Wet Heat was an odd little book that wasn't bad but wasn't quite good either.
I haven't read many alpha/beta/omega books, so I've been looking to expand my repertoire. I also ADORE Nick J. Russo, who always does a good job with his audios. However, I just never really gelled with the story.
The MC, Lee, is a weird guy and I never got why Cain was into him at all. Lee honestly seemed like a drug addict, scamming everyone around him for some of his "fix" of Wet Heat. He was rude and snappy and just didn't work for me.
The story was also mostly focused on sex but it also lacked heat, which was an unusual combo. The majority of the story was Lee and his nephew trying to get laid, and, yes, there was some weird incestuous tension going on there. The romance isn't there at all, and even at the end, we barely got the sense that Lee was into Cain. I'm still not sure if he was just using him.
While the world of the story was fun in a grrr, alpha! kind of way, I just didn't feel like the story or romance were developed enough.
*Copy provided in exchange for an honest review*
It’s been decades since blackmail forced Troy Callahan to retire from playing professional hockey, and he’s built a successful career behind the bench. When he’s offered the opportunity to coach the Asheville Ravens—the most hated team in the ECHL—he’s convinced that his no-nonsense attitude is just what the team needs to put their focus back on hockey. But Troy is disheartened when he finds that the Ravens have signed Shane North, a player known for his aggression. And it only gets worse when Shane’s rough good looks give Troy inappropriate thoughts about a member of his team, even if Shane’s set to retire at the end of the season. Shane’s career in the majors never quite took off. Wanting to quit on his own terms, Shane agrees to a one-year contract with the Ravens and finds himself playing for a coach who thinks he’s an aging goon and with a team that doesn’t trust him, the coach, or each other. Despite his determination to not get involved, Shane unwillingly becomes part of the team… and is just as unwillingly drawn to the gruff out-and-proud coach. As the Ravens struggle to build a new identity, Shane and Troy succumb to the passion that might cost them everything.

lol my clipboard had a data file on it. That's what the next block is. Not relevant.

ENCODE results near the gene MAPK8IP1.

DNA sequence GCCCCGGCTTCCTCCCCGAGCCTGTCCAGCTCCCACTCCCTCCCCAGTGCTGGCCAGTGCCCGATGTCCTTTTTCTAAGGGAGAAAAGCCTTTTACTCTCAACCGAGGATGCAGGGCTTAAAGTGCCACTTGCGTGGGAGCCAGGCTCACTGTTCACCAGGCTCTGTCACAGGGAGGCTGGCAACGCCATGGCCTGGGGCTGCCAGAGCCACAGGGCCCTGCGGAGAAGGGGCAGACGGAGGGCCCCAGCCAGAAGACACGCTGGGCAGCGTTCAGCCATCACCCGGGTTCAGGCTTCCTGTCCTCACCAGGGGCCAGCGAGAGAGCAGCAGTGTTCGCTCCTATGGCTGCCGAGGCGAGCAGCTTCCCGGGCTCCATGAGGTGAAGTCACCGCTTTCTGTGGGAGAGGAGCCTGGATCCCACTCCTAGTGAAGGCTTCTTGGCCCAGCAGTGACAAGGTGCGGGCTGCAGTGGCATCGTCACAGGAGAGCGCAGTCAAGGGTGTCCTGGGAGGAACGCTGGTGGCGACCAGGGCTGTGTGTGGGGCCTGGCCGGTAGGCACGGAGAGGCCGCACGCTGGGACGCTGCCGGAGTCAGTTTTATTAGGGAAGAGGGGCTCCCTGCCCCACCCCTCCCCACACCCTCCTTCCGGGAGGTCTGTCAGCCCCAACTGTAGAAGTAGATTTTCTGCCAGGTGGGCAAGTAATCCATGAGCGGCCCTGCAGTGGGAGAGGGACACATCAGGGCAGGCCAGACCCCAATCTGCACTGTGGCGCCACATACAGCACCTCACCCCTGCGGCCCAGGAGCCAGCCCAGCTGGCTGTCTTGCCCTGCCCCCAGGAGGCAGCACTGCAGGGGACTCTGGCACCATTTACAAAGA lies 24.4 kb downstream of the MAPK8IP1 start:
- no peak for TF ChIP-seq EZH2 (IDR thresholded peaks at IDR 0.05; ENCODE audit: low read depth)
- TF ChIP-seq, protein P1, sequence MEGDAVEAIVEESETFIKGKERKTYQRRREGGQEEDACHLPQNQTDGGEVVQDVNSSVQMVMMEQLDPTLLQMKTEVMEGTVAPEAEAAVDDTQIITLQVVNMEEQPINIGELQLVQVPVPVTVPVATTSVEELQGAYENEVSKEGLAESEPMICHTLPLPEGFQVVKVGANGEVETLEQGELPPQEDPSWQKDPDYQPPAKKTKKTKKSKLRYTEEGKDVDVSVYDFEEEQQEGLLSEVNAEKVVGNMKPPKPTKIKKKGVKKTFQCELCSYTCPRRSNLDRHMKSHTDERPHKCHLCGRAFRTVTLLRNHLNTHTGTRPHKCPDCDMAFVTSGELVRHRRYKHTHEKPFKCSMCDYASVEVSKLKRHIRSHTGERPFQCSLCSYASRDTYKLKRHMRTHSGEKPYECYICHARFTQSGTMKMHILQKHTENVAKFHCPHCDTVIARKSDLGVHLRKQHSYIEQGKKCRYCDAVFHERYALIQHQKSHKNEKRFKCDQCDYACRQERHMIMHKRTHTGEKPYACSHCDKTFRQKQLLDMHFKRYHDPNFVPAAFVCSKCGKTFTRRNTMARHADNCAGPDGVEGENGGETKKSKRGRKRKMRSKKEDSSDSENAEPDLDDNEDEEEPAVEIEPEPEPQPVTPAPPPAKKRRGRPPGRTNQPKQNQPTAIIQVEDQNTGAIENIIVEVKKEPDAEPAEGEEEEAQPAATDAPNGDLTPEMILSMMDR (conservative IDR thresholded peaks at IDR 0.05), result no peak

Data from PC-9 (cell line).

I've LOVED the entire Scoring Chances series, and Coach's Challenge was no different! Hot, sarcastic, bossy, mature MEN (not boys!) who took their relationship from flirting to sexual to more, and a great audiobook narration to boot.